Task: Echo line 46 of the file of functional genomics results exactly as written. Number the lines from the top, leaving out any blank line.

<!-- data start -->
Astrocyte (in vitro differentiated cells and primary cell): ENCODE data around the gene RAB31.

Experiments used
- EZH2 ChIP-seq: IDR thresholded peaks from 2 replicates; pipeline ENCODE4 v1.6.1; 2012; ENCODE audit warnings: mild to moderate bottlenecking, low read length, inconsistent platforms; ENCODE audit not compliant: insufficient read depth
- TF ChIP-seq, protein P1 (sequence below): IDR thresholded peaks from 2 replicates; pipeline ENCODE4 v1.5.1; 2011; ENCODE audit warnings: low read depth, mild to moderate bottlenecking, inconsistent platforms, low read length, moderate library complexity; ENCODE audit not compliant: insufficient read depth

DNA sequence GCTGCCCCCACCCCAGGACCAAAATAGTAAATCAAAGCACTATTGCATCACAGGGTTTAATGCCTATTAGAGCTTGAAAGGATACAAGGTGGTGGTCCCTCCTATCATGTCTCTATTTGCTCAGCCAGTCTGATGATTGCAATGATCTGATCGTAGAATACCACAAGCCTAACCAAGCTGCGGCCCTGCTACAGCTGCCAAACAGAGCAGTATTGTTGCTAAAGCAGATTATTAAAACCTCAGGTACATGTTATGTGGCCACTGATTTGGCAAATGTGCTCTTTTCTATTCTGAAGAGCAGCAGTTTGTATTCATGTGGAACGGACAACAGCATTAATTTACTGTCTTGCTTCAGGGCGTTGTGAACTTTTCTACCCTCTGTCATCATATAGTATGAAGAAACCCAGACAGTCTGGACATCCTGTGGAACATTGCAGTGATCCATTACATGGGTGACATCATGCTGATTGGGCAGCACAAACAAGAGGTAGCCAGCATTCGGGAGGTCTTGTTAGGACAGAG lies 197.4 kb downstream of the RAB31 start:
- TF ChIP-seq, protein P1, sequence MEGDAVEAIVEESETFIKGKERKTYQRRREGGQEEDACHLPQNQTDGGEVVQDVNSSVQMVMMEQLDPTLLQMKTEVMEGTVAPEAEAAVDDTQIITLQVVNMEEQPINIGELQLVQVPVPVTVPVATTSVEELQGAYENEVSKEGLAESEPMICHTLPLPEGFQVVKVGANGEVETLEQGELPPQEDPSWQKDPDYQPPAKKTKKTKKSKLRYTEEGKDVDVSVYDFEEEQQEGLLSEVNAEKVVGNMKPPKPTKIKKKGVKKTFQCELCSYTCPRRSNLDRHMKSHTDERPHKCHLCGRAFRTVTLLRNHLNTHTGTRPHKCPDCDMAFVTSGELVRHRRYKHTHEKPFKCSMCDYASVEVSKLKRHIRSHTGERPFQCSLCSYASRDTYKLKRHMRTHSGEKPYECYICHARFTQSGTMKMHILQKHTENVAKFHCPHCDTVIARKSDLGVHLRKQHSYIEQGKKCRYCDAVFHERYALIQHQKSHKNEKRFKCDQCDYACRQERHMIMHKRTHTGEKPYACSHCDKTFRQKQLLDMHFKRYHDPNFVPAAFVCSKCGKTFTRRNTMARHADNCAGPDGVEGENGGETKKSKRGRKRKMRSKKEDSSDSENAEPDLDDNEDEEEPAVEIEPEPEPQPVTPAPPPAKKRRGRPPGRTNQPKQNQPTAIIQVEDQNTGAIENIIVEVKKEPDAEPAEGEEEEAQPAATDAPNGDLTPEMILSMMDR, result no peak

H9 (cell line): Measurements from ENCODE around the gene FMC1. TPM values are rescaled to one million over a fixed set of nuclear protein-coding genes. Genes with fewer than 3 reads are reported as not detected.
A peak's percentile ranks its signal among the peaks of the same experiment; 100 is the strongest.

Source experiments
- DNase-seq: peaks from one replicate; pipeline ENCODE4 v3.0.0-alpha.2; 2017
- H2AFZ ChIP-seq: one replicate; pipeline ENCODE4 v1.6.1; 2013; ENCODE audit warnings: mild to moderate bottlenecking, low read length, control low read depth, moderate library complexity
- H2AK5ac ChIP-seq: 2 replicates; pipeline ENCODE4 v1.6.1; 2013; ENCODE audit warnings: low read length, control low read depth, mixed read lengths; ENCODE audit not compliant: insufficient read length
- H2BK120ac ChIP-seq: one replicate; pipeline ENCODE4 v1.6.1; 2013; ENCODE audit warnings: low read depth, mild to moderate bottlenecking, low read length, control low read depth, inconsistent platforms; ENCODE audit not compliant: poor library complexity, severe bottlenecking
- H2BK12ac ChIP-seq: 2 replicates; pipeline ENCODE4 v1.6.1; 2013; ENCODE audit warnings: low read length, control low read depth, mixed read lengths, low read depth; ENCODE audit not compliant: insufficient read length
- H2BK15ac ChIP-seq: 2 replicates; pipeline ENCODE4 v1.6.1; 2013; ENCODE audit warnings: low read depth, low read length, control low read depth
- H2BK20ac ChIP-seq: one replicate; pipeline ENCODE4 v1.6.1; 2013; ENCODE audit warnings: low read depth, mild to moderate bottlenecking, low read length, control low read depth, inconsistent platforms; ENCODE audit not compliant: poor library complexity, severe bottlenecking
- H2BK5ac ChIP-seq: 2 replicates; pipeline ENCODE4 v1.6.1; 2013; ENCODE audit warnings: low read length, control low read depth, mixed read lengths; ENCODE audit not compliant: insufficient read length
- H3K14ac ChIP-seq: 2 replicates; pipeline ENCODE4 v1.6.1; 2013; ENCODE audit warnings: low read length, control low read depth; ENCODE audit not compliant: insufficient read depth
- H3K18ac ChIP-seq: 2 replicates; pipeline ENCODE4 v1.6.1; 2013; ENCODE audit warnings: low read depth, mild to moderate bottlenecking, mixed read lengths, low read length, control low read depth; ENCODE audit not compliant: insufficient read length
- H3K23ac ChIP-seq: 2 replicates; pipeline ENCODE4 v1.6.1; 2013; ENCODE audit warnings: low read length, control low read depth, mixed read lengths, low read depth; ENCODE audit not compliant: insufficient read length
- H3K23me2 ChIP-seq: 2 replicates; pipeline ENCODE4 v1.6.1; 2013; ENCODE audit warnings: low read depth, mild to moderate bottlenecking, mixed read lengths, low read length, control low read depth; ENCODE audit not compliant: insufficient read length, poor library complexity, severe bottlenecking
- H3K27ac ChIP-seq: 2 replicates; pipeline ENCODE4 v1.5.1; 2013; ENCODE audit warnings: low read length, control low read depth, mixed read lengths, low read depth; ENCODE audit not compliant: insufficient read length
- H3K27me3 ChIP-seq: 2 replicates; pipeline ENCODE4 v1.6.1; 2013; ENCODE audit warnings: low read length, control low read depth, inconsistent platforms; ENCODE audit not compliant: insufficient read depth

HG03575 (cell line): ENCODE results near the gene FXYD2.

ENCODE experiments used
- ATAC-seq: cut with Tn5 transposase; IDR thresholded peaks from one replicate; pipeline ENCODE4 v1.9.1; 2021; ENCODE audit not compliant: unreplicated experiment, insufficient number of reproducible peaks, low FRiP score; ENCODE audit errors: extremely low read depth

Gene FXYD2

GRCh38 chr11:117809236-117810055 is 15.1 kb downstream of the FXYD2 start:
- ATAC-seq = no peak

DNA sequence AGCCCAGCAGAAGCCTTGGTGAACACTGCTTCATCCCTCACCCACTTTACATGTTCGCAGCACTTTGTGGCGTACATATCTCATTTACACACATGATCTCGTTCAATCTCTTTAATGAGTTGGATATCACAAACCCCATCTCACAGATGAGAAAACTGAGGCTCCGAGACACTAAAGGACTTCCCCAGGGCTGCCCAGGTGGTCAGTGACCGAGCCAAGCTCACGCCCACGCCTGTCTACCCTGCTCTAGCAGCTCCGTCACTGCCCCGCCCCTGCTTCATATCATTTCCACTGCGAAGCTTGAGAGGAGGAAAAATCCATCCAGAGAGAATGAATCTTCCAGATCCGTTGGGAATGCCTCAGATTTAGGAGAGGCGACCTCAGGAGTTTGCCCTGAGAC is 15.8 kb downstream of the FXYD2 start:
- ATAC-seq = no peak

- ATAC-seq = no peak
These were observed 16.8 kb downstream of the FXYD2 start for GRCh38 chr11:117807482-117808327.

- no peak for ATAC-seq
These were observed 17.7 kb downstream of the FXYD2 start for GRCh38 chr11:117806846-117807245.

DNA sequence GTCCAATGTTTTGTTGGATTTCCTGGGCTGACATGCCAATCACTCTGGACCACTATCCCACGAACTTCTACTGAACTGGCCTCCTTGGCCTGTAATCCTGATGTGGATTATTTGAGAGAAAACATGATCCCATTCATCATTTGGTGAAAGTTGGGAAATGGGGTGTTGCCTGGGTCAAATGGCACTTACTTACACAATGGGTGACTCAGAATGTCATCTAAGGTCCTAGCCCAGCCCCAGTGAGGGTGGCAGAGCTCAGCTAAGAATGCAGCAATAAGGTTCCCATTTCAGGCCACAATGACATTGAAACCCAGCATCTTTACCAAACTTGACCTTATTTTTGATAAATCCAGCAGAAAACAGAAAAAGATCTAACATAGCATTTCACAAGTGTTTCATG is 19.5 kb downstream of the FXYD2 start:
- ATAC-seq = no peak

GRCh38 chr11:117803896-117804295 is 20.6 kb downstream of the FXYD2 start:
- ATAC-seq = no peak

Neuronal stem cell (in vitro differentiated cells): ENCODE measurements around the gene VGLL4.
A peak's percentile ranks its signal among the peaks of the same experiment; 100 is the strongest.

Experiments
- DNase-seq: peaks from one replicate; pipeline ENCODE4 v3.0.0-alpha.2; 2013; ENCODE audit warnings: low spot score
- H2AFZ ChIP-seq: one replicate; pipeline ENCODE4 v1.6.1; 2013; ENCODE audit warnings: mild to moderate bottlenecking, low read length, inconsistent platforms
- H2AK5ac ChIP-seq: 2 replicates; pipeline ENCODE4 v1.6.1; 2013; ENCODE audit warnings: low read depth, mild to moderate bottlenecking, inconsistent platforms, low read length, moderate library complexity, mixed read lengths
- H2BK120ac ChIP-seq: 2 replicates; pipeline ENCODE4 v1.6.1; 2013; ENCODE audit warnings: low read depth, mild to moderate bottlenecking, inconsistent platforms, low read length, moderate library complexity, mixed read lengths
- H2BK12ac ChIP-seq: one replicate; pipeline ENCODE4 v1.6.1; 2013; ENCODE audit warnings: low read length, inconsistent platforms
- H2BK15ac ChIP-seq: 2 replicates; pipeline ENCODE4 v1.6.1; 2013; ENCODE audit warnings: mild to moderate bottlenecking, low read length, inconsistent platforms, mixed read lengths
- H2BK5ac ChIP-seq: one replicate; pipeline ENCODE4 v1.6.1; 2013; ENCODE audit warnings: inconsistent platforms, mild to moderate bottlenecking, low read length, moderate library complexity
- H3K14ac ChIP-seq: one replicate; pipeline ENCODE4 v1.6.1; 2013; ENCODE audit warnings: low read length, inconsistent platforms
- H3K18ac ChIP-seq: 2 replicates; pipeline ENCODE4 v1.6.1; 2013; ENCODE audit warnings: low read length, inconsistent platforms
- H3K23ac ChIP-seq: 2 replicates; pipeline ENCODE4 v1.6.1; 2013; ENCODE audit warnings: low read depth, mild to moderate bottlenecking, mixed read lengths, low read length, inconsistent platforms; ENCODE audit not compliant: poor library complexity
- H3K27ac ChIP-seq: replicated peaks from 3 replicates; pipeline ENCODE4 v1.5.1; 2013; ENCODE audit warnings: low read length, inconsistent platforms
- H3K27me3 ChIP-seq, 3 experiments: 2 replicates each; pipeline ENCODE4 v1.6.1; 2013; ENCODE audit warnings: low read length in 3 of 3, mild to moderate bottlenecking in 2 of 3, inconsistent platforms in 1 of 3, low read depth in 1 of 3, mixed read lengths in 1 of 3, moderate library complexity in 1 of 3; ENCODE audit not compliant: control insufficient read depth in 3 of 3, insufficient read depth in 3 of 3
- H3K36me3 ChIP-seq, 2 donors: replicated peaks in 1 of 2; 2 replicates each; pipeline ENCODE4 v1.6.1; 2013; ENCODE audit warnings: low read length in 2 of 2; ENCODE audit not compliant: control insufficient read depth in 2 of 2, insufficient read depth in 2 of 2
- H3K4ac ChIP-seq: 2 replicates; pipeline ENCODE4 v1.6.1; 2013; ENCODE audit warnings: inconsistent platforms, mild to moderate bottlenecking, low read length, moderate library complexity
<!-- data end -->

- H2BK120ac ChIP-seq: 2 replicates; pipeline ENCODE4 v1.6.1; 2013; ENCODE audit warnings: low read depth, mild to moderate bottlenecking, inconsistent platforms, low read length, moderate library complexity, mixed read lengths